device2Electrochemical nanogap sensors form the basis of my current research. These sensors rely on redox cycling to allow for the most sensitive electrochemical detection down to the single molecule level, and they are used to fundamentally study the electrochemistry of mesoscopically small numbers of molecules in solution. My work is mostly centered on understanding the device physics of nanogap sensors by studying the interplay of molecular diffusion, advection, adsorption and electrochemical potentials.

1. Electrochemical Correlation Spectroscopy

flow2I developed nanofluidic cross-correlation spectroscopy as a new technique to study diffusive number fluctuations of molecules. Using Parallel Flow Control, smallest liquid flow rates are generated in a nanochannel. Number fluctuations of electrochemically active molecules are used as markers of liquid flow; by detecting their time of flight in between two consecutive sensors in a single nanochannel, it is possible to detect record-low flow rates below 1 pL/min. Goals of my current research are to extend this technique to precisely measure adsorptivity, diffusivity and lifetime of molecules, and to improve the sensitivity of electrical sensing to allow for the detection of single molecules in aqueous solution.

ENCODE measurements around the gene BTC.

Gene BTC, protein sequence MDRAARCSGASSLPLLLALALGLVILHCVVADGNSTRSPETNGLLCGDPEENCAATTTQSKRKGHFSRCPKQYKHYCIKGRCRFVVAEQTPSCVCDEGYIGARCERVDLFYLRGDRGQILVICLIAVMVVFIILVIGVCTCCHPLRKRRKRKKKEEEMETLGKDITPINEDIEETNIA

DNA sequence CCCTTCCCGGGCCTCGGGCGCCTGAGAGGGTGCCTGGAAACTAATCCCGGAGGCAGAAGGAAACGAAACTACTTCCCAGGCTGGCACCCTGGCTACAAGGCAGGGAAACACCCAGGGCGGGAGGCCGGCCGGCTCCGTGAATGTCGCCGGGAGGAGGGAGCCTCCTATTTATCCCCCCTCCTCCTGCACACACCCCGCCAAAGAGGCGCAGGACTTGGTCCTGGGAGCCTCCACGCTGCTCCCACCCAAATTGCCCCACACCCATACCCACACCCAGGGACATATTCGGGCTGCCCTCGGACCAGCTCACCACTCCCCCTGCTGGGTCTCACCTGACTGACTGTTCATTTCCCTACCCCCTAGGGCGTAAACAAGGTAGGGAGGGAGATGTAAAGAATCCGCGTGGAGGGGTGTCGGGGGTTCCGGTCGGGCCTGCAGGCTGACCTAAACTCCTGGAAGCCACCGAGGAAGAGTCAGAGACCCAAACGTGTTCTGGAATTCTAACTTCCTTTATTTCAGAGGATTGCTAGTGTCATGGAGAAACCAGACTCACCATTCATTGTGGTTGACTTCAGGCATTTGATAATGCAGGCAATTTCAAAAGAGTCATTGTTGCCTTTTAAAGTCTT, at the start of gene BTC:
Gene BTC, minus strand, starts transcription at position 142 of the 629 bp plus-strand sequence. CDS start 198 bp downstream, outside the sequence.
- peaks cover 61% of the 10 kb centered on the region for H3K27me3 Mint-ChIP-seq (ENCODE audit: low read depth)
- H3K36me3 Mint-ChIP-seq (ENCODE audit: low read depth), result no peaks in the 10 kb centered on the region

2. Increasing the Throughput of Single-Molecule-Fluorescence Measurements

fluo3 There are two major techniques to study fluorescently labeled molecules: Confocal microscopy in solution, in which single molecules freely diffuse through a femtoliter-sized detection volume, and TIRF microscopy, in which hundreds of surface-immobilized molecules are imaged with a sensitive camera. By using specially designed nanofluidic devices based of Parallel Flow Control, we are planning to combine the advantages of both methods: a high time resolution for studying fast conformational changes (as is the strength of confocal microscopy) with the ability to monitor many individual molecules in parallel (as is only possible with image-based detection of fluorescence). Fluorescence measurements are performed at Johannes Hohlbein’s group at Wageningen University.